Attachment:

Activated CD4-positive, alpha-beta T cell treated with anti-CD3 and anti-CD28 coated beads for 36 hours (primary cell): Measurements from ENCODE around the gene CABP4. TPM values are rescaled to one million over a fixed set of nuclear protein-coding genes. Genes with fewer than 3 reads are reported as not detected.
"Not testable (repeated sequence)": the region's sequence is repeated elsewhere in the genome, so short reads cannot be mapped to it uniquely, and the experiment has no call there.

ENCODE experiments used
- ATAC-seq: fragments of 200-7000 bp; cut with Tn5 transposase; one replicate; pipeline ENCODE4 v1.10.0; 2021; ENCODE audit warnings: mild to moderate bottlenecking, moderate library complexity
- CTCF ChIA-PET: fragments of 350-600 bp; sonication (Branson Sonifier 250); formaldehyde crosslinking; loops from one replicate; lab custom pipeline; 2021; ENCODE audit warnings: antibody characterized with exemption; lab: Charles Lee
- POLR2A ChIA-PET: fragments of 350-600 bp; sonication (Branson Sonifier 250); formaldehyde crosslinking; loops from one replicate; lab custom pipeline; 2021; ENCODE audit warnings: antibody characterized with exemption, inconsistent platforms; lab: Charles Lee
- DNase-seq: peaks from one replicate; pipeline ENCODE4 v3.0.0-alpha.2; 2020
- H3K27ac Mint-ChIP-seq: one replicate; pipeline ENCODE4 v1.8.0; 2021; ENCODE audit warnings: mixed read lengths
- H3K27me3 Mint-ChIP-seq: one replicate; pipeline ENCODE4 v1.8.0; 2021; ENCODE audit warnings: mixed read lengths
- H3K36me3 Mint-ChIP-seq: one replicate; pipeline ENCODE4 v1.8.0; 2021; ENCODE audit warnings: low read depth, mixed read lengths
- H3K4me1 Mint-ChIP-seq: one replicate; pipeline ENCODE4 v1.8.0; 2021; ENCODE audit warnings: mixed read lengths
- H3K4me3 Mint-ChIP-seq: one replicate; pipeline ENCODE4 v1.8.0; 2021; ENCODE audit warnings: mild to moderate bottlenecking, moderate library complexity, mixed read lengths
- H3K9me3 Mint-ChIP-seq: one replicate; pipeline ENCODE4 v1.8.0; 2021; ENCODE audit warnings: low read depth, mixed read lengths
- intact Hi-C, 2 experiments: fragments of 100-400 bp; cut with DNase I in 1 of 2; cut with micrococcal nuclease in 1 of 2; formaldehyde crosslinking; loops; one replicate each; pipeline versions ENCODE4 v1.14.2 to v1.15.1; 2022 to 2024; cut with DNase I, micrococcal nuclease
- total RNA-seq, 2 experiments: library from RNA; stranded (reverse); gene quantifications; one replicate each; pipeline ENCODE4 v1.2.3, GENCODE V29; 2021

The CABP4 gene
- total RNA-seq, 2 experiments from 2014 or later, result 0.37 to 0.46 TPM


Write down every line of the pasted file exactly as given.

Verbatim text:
Activated CD4-positive, alpha-beta T cell treated with anti-CD3 and anti-CD28 coated beads for 36 hours (primary cell): Measurements from ENCODE around the gene CABP4. TPM values are rescaled to one million over a fixed set of nuclear protein-coding genes. Genes with fewer than 3 reads are reported as not detected.
"Not testable (repeated sequence)": the region's sequence is repeated elsewhere in the genome, so short reads cannot be mapped to it uniquely, and the experiment has no call there.

ENCODE experiments used
- ATAC-seq: fragments of 200-7000 bp; cut with Tn5 transposase; one replicate; pipeline ENCODE4 v1.10.0; 2021; ENCODE audit warnings: mild to moderate bottlenecking, moderate library complexity
- CTCF ChIA-PET: fragments of 350-600 bp; sonication (Branson Sonifier 250); formaldehyde crosslinking; loops from one replicate; lab custom pipeline; 2021; ENCODE audit warnings: antibody characterized with exemption; lab: Charles Lee
- POLR2A ChIA-PET: fragments of 350-600 bp; sonication (Branson Sonifier 250); formaldehyde crosslinking; loops from one replicate; lab custom pipeline; 2021; ENCODE audit warnings: antibody characterized with exemption, inconsistent platforms; lab: Charles Lee
- DNase-seq: peaks from one replicate; pipeline ENCODE4 v3.0.0-alpha.2; 2020
- H3K27ac Mint-ChIP-seq: one replicate; pipeline ENCODE4 v1.8.0; 2021; ENCODE audit warnings: mixed read lengths
- H3K27me3 Mint-ChIP-seq: one replicate; pipeline ENCODE4 v1.8.0; 2021; ENCODE audit warnings: mixed read lengths
- H3K36me3 Mint-ChIP-seq: one replicate; pipeline ENCODE4 v1.8.0; 2021; ENCODE audit warnings: low read depth, mixed read lengths
- H3K4me1 Mint-ChIP-seq: one replicate; pipeline ENCODE4 v1.8.0; 2021; ENCODE audit warnings: mixed read lengths
- H3K4me3 Mint-ChIP-seq: one replicate; pipeline ENCODE4 v1.8.0; 2021; ENCODE audit warnings: mild to moderate bottlenecking, moderate library complexity, mixed read lengths
- H3K9me3 Mint-ChIP-seq: one replicate; pipeline ENCODE4 v1.8.0; 2021; ENCODE audit warnings: low read depth, mixed read lengths
- intact Hi-C, 2 experiments: fragments of 100-400 bp; cut with DNase I in 1 of 2; cut with micrococcal nuclease in 1 of 2; formaldehyde crosslinking; loops; one replicate each; pipeline versions ENCODE4 v1.14.2 to v1.15.1; 2022 to 2024; cut with DNase I, micrococcal nuclease
- total RNA-seq, 2 experiments: library from RNA; stranded (reverse); gene quantifications; one replicate each; pipeline ENCODE4 v1.2.3, GENCODE V29; 2021

The CABP4 gene
- total RNA-seq, 2 experiments from 2014 or later, result 0.37 to 0.46 TPM